Today’s gospel is a recollection of how the burial-clothes of Jesus were found in the tomb after his Resurrection. They are reminders of a painful death, his redeeming suffering. This makes us focus on what is real: Jesus’ suffering and the joy of his resurrected life. These clothes also recall the crib, the swaddling clothes of the baby Jesus. On Eastern icons, the two deliberately resemble: the crib points to the Cross.
This ‘frame’ is important. Whatever happens in our life, whatever exile we found ourselves in an overpowering cyber-reality, nevertheless, what is ‘real’, is more powerful than the compulsive hedonism with which this consumerist culture is devouring us.
This is a wonderful consolation: the Word of God makes us real! Capable of going against the stream and herald a real awakening!
The martyrdom of Saint Stephen is always a sudden break of the idyllic emotions of Christmas day. We awoke to the harsh reality that witness to Truth is a sacrifice.
I would like to read the scene of his martyrdom as the ‘sacrifice’ which we Christians all of us have to make in order to attain ‘spirituality’ or spiritual life. Spirituality can be defined that ‘extra-life’ on top of our routinely religious sentiments and deeds. We need to have an extra focus, an extra intent to ‘feel’ our deeds and payers. Without this, Christian life is just an ordinary life. Without the conscious effort to have ‘spirituality’, the church is without that extra life which God intended for us, our Lord’s disciples.
Stephen’s sufferings and death, his murder for his faith in Jesus as Saviour, highlights the value and the task, that Christians must go an extra mile. The Wisdom of the Tanya (written by the religious genius, Rabbi Schneur Zalman of Liadi /1745-1812/) prompts a healthy dialogue with us, Christians. In Chapter 38, he emphasises that the specific religious intent of a deed or religious act makes it alive. Through this conscious focus, we want to ‘feel’ and experience the good deed and our prayer. This experience of focus or feeling, by way of analogy, can be compared to the soul of the human being. Without this ‘extra’ of an intended spiritual life, the deeds are ‘dead’, they have no life. Routinely life and prayers are not enough. We need the conscious effort of discipleship; that of being disciples of Torah, or, in our case, Christians, of Jesus.
The Christmas crib, with its gentle devotions, and gentle lights, speak about the spirituality which we need to develop. The beauty of the Crib, with the new born Jesus, the Holy Family, and the surrounding visitors - Shepherds, animals, the three Kings - express the beauty of spiritual life. The scenes of our lives around the Crib come alive!
26 December 2017
Pope Benedict XVI sums up the message of Christmas Eve for us. The birth of Jesus on Christmas Eve is the interpretation of our own origin! He, the one, through whom all light and life entered the cosmos… He is the source of all created beings. Whether we know it or not, we are his children! The children of the light.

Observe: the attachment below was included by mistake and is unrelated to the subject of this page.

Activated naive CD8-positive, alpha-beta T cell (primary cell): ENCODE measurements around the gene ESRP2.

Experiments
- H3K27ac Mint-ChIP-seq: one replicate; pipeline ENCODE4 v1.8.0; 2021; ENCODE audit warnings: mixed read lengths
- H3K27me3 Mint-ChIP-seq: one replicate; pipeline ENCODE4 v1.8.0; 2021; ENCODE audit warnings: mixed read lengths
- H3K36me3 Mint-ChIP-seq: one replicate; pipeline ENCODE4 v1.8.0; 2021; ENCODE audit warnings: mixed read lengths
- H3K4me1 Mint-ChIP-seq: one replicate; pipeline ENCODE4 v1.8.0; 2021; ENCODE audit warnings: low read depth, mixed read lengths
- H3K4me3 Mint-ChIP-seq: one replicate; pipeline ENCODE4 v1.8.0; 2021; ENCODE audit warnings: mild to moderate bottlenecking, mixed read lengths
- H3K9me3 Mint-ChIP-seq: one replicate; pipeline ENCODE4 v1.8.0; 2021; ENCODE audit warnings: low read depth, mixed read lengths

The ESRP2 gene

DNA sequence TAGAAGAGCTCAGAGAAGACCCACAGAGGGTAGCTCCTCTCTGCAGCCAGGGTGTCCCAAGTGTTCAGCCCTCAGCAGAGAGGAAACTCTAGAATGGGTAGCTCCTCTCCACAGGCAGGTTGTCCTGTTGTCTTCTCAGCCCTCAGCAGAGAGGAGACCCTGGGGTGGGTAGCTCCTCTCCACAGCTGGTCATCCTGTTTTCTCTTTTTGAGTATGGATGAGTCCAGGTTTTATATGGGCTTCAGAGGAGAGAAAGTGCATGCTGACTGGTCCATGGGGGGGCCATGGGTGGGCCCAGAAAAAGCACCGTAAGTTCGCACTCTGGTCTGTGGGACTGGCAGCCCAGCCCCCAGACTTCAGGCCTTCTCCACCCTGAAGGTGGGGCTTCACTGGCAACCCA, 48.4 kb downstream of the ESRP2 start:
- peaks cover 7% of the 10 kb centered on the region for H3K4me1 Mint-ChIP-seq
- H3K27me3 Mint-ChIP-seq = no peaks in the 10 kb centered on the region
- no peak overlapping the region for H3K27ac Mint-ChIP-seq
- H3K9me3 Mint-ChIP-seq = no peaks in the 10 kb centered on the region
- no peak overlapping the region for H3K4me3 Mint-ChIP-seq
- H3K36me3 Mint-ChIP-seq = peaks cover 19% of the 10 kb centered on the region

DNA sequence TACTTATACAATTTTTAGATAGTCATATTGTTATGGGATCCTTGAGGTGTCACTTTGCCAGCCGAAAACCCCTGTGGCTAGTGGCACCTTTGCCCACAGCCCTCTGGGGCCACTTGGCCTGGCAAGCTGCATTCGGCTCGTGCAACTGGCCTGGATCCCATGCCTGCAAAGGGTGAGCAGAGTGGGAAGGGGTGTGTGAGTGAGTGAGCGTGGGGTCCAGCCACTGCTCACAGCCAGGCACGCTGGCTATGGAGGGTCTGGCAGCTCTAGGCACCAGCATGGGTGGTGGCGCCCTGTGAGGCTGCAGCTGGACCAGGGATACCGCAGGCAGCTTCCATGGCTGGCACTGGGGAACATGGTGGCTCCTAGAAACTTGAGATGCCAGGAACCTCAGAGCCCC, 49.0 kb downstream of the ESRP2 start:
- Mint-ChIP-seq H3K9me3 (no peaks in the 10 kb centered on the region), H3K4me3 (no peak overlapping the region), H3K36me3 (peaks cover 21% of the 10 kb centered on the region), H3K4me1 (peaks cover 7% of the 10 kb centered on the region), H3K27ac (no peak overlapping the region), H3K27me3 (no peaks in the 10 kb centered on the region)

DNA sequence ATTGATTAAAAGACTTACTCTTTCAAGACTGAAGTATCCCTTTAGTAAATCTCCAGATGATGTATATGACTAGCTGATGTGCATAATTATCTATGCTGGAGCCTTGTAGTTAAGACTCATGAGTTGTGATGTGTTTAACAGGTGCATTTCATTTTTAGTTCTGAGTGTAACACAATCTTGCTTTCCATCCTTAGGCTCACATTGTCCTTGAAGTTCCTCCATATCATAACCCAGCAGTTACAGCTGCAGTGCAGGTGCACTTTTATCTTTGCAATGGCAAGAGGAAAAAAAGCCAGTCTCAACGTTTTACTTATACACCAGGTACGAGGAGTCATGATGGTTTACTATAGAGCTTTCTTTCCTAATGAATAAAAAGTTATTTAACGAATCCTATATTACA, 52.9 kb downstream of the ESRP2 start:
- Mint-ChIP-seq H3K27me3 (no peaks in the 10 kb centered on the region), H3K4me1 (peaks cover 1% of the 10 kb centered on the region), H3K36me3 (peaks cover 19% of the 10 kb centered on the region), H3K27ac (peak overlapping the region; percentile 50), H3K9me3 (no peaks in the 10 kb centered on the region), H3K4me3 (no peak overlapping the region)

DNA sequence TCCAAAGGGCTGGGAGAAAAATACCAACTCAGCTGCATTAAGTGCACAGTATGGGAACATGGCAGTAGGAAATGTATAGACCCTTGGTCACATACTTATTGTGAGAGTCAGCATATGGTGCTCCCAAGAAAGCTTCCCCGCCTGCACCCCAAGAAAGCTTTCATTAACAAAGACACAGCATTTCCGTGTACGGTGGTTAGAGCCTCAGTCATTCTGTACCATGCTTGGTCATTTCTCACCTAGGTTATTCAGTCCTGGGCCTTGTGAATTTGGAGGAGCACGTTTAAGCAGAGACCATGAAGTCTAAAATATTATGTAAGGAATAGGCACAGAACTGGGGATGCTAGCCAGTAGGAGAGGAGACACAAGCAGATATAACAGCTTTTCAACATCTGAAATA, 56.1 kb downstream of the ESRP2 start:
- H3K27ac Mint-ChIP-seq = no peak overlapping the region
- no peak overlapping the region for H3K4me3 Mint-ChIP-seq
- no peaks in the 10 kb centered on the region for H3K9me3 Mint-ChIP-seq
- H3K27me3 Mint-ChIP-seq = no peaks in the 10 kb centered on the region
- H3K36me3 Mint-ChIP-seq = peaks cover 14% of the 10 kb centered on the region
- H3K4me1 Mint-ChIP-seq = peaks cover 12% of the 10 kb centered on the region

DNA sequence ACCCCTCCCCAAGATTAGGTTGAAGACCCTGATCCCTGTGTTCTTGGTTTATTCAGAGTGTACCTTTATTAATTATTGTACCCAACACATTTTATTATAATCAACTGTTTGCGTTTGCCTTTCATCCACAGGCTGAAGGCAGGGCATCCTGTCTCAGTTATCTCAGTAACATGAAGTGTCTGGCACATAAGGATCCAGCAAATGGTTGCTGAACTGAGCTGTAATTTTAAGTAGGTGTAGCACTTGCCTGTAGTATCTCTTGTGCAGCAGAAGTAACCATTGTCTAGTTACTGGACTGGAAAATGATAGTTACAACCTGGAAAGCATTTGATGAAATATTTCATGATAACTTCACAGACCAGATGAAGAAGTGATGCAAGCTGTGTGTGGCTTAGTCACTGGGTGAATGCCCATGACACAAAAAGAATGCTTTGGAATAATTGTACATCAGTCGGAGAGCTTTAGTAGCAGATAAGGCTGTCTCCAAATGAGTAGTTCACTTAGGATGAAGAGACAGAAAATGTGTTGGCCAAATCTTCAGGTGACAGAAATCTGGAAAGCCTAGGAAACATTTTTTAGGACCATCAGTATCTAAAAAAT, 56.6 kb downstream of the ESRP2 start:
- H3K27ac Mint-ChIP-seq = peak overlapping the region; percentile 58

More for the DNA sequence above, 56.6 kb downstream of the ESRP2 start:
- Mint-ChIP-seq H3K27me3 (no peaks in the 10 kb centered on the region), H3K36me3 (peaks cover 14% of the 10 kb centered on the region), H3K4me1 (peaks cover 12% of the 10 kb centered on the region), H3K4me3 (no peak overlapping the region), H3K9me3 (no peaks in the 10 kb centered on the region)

This is a beautiful night. A night when our Saviour was born. This eve at the Crib, is about our roots. The joy of Christmas is our deepest root. The lights of this beautiful night convey for us an interesting and important thought.
A human being who exercises free will and has free choice, is able to move around. The baby Jesus, our Saviour King, will grow end embark on a journey where he takes us with him. This life journey is a reminder that the human person is not rooted to one place. And very often a human being - because of our inquisitive and restless mind, our power of enquiry and actions - that human being feels a little lost; sometimes alienated. Because we got far from our roots, we can feel isolated.
As a human family, the searching beyond ourselves, our journeys often cost very dearly. Humankind, smaller communities, and as individuals, we feel this ‘loss’ when we start to move away from our Roots, from our sources.
In the light of this most beautiful night, we can be honest with ourselves. Sometimes we feel that we are away from our source and we don’t know where we are going! The crib with the Christmas tree are the most powerful symbols! The Christmas tree, has a biblical origin. The Bible tells us: the human person is compared to the tree of the field. This night reveals the secret: we belong to the Tree of Life through which Jesus brought about our redemption.
The crib and the Christmas tree remind us: just as the tree always knows its roots - it is rooted to its source - so also are Christians essentially rooted to their source. To this very Crib. And to this very Tree of Life and Light. This night reveals that we are rooted to the source of Mary, Joseph and Jesus. To this new life. To this Family.
However far we may wander, however distant we may move, we know within ourselves that we have these personal roots. And those roots will keep us, guide us, sustain us and lead us to our Salvation.
Today, as a community, we celebrate that the human family has a Saviour. Thanks be to God, we know this! However, as individuals we celebrate the fact that however distant as individuals we have moved from our potentials to love and be happy - Jesus, and the love of Mary and Joseph, as our roots, has marked us for good! Through the love of this community, through the love of our friends, and those who pray for us, we can always return to this Redeeming Love. Which Love, from this eve, mysteriously, will grow with us, will rely on us, just as we rely on Him, for the rest of our life. Amen.
These are verbal Icons, expressions of how the world is seen from Saint Augustine's..